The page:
(The Center Square) – The Texas House passed two major education bills on Wednesday that address teacher recruitment and retention and revises funding mechanisms. A third education bill that passed out of committee has yet to be scheduled for a floor vote.
The bills were listed as legislative priorities of Speaker Dade Phelan, R-Beaumont, and expected to pass.
House Bill 11, filed by Harold Dutton, D-Houston, passed nearly unanimously by a vote of 139 to 4. It allocates over $500 million for public school teacher recruitment and retention strategies, includes a pay increase for certain educators, and allocates nearly $100 million per year to pay stipends for teachers participating in a year-long residency. It also includes a provision to allow free pre-K public school education for children of teachers if the district in which they teach offers it.
The bill amends the Texas Education Code to create a Retiree Teacher Reimbursement Grant Program to reimburse school districts or open-enrollment charter schools that hire teachers who retired before September 1, 2022, for increased contributions made to the Teacher Retirement System of Texas associated with hiring the retired teacher.
The bill does more than allocate funding. It also includes a range of requirements and prohibitions related to several programs. One includes prohibiting public school districts or open-enrollment charter schools from including any instruction that incorporates “three-cueing” in the foundational skills reading curriculum for kindergarten through third grade. Three-cueing is defined “as any model, including the model referred to as meaning, structure, and visual cues (MSV), of teaching a student to read based on meaning, structure and syntax, and visual cues or memory.”
According to a 2019 EdWeek Research Center survey, 75% of K-2 and elementary special education teachers use the method to teach students how to read; 65% of college of education professors teach it.
It also raises the base amount of caps for teacher incentive allotment, among other measures, according to the bill analysis.
HB 100, filed by Rep. Ken King, R-Canadian, also passed on Wednesday with several amendments. The final vote hadn’t been recorded at the time of publication.
The bill changes how state funding is allocated to public schools. Currently, the per-student funding allotment is based on an average daily attendance (ADA). School administrators have long argued that they set their budgets based on enrollment, not attendance. The former more accurately reflects costs, not the latter.
School districts “have raised concerns” over the funding mechanism based on ADA, not enrollment, King said in the bill analysis. They’ve also said school districts should receive increased funding and teachers should receive increases in minimum salaries to account for inflation. The bill “seeks to address these concerns by increasing public education funding, including through enrollment-based funding under the foundation school program and increasing and restructuring the minimum salary schedule for specified employees,” the analysis states. The bill increases the basic allotment, creates a rural pathway excellence partnership program, creates a fine arts allotment, among other provisions.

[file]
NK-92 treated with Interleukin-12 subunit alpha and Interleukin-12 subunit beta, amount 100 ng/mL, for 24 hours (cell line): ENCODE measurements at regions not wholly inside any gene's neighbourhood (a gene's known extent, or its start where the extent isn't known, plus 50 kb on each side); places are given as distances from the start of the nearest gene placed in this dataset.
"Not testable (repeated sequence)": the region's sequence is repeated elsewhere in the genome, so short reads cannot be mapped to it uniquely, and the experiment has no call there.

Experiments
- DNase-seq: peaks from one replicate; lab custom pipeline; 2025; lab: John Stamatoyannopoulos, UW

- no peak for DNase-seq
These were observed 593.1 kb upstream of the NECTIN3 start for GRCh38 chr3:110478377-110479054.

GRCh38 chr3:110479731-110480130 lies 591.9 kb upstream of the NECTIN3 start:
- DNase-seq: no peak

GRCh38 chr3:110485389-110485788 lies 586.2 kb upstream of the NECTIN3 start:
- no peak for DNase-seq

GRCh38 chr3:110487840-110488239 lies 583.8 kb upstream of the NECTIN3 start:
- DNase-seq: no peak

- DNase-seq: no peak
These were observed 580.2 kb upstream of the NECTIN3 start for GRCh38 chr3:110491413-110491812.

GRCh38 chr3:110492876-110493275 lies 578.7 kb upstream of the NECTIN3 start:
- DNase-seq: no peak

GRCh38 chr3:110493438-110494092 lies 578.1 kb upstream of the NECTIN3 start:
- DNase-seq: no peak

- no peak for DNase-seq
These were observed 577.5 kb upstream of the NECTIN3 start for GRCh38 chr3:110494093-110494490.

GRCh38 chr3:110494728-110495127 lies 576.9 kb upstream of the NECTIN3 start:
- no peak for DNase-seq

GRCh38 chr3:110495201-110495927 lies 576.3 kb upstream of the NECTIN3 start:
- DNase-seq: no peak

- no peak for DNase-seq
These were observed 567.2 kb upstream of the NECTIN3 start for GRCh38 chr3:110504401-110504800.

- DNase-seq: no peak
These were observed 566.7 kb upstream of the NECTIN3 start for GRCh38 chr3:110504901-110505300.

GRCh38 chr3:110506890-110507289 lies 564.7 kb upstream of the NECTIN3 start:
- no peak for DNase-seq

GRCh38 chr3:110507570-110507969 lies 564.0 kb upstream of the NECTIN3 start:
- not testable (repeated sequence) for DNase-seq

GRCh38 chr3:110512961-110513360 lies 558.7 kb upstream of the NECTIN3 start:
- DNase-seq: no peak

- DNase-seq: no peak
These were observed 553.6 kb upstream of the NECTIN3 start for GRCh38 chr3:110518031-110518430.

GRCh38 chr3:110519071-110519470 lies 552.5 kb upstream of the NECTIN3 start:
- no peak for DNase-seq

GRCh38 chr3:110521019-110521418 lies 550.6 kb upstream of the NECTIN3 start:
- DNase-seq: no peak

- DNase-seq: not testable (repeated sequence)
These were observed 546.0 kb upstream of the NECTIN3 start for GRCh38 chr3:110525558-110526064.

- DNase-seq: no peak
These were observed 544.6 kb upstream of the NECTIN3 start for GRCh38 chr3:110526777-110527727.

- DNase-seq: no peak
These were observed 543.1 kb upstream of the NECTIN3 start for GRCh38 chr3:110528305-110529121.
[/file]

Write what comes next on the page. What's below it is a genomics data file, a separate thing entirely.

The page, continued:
The bill shifts the funding mechanism to enrollment-based funding for most allotments and also increases special education funding statewide. It invests $4.5 billion into the public school finance system and requires districts to allocate 50% of new money to educator and staff salaries. It also includes a new inflationary adjustment to ensure base allotment increases with inflation.
The base ADA allotment of $6,160 per student hasn’t been increased since 2019 despite skyrocketing inflation.
It also increases the minimum salaries of public school district employees who are classroom teachers, full-time librarians, school counselors or nurses based on years of experience and applicable certification. Base salaries range between $35,000 and $63,000.
The bill also creates an Advanced Course Allotment to aid smaller and rural schools with course access, creates the Rural Pathways Education Program to incentivize collaboration among rural school districts, and increases the transportation allotment to $1.54 a mile (an increase of 54 cents to offset high fuel costs), according to the bill analysis.
HB 1605, filed by Brad Buckley, R-Salado, has yet to be scheduled for a floor vote after passing out of committee. It seeks to improve student curricula and increase teacher professional development tools, referring to recommendations made in Gov. Greg Abbott’s 2024-2025 budget. The bill seeks to “increase access to high-quality instructional material for students, relieve teachers of certain duties relating to material development, and provide transparency for parents by providing for a Texas Education Agency process of instructional material review and subsequent approval by the State Board of Education,” according to the bill analysis.
It also establishes allotments under the foundation school program for certain instructional materials, provides for an instructional materials parent portal, the availability of open education resource instructional materials, and revises the duties of instructional material publishers and manufacturers, among other provisions.